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Turks “bewildered” as rents outpace rampant inflation

  • Government says housing costs up 20% in past year
  • As crisis beckons, industry data shows rents have doubled
  • Tenants in Istanbul say actual rise higher still
  • Consumer inflation at 61%, lira down against dollar
  • Demand for housing outstrips supply, experts say

Undeterred by industry figures showing rents in Istanbul have doubled inside a year, yoga instructor Ceren Tabak was fully prepared to spend most of her salary on housing costs when she decided last month to look for a home of her own.

But she says real estate agents laughed when she quoted them the 6,000 lira ($410) a month that a property website suggested was the average for a one- or two-bedroom apartment in the city.

Disheartened, the 27-year-old has now given up the search, one of many victims of what some sector specialists view as an incipient housing crisis, stoked by factors including high inflation, an ailing lira currency, a hot property market, local
population growth and a steady influx of immigrants.

“To be able to afford these rents, I need to stay at home and not spend anything else,” said Tabak, who continues to share a 8,000-lira-a-month flat with her boyfriend.

“I am just bewildered and I have no hope that it is going to get better.”

According to Turkey’s Statistical Institute, average rents – which began soaring nationwide in December when the lira touched a record low – rose 19.7 percent year on year in March.

Data from real estate website EmlakJet and from competitor Sahibinden analysed by Bahcesehir University shows rents nearly doubled over that period – but evidence on the ground suggests even that is an underestimate.

Ayfer Aydin, a public relations specialist, said her landlord has been pressuring her to quit her flat, where she pays 2,500 lira a month, since January so that a relative could move in. She found rents on similar properties are now around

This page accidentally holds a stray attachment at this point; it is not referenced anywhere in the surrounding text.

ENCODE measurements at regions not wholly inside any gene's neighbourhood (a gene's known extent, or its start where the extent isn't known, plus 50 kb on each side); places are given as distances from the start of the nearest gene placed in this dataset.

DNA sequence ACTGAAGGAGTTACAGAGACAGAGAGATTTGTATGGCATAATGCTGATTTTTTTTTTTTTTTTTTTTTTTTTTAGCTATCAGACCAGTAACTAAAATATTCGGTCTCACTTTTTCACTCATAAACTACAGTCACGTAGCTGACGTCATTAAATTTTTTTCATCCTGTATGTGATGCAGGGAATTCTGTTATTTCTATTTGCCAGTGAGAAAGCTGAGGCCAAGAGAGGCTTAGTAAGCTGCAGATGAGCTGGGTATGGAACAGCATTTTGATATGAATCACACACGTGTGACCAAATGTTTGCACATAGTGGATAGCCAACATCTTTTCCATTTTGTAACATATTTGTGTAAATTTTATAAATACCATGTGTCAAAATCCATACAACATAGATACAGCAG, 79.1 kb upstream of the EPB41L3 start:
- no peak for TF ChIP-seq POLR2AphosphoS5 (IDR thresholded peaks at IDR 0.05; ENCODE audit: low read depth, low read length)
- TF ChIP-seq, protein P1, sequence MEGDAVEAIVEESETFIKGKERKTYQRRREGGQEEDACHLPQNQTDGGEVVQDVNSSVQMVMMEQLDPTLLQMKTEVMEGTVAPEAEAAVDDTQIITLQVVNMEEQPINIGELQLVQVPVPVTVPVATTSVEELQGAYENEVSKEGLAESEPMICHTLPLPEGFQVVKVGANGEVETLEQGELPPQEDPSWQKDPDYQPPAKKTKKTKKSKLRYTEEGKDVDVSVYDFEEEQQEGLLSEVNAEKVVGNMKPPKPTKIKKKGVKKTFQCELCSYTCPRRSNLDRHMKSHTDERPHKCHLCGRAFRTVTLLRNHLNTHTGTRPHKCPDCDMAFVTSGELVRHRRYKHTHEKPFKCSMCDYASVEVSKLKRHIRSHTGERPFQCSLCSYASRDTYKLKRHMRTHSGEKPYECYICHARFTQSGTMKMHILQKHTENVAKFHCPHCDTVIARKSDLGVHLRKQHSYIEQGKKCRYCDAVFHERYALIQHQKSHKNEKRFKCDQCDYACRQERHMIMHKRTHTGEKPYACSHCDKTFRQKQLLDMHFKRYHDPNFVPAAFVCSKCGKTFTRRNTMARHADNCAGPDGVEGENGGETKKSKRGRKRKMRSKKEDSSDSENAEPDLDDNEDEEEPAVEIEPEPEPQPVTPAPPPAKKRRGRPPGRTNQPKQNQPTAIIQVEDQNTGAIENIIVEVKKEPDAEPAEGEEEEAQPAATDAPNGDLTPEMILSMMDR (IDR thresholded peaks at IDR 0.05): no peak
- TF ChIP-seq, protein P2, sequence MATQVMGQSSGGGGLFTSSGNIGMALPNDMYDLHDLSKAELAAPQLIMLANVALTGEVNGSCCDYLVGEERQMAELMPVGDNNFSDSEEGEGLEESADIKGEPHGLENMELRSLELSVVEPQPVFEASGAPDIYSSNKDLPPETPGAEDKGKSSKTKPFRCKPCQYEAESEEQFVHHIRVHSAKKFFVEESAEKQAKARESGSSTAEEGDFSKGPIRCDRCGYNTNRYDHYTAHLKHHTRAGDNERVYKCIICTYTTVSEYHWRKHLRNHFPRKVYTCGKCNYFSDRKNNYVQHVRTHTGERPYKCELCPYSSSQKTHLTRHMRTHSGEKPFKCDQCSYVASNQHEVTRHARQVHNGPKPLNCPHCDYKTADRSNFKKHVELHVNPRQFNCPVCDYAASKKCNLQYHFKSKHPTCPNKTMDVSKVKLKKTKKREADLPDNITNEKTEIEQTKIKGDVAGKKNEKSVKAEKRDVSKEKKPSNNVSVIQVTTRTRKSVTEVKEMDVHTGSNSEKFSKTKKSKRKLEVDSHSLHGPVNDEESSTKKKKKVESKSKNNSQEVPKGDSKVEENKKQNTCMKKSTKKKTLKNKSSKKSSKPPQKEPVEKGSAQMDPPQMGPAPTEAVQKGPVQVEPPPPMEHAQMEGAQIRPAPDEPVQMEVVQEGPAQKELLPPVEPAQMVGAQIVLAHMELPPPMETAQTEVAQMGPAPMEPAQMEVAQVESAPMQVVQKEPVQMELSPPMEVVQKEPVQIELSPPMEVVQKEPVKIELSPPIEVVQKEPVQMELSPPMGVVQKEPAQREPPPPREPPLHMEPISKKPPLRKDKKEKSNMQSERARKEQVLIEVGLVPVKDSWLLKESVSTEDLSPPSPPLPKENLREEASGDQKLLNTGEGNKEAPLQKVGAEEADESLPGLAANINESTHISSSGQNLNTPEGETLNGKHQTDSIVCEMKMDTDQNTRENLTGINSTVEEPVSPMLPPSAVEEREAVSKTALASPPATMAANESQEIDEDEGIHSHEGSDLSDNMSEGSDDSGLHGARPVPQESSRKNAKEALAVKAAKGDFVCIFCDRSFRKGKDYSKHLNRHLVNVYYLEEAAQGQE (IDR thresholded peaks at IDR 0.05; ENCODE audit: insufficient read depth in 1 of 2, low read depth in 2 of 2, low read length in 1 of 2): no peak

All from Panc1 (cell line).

7,000-8,000 lira.

“We used to spend a sixth of our monthly income on rent. Now, (in a similar place) we’d have to spend a third of our income on it, despite hikes to our salaries,” Aydin said.

Aydin remains put for now, but others say they have been forced out of rented accommodation, despite a law forbidding landlords from evicting tenants or hiking rents by more than the 12-month average consumer price inflation (CPI), which hit a two-decade high of 61 percent last month.

Landlords can – and sometimes do – contest such matters in court.


Tolga Idikat, chief executive at EmlakJet, says some homeowners use rental earnings as a means of recouping foreign-exchange losses, the lira having sunk around 10 percent against the dollar in the year to mid-March after shedding 44 percent in 2021.

“Those who invest in real estate compare against the dollar and try to maximise their income,” he said.

Many economists trace the lira’s woes – and Turkey’s broader economic troubles – to a series of unorthodox interest rate cuts engineered last year by President Tayyip Erdogan in the face of rising inflation.

Serkan Gonencler, economist at brokerage Gedik Investment, said those cuts distorted prices across the board and “it would not be surprising for real estate prices to continue rising”.

Ozgur Karabat, an opposition lawmaker, warned this week of “housing chaos”.

EmlakJet’s Idikat said average monthly rents surged 95.5 percent to 3,746 lira nationwide in the year to March, and by 133 percent to 6,116 lira in Istanbul – significantly above the 4,250 lira minimum wage.

Turks now spend 61 percent of their income on rent compared to 47 percent in 2020, he said.

The government says inflation will cool as exports rise and global energy prices ease.

But the property sector is not holding its breath.

Adding to the crunch, waning construction activity due in part to COVID-19 means only 500,000 new homes have come onto the market annually in the past three years, compared with yearly demand for 1 million, Idikat said.

“Companies don’t want to build new projects” in part due to costly imported raw materials, he said, adding that even if supply ramps up it will likely take up to four years to ease housing strains.

Real estate agent Tamer Gungor said pent-up demand through the pandemic was further squeezing tenants. “No one can find houses and, if they do, they have no choice but to pay the high rents,” he said.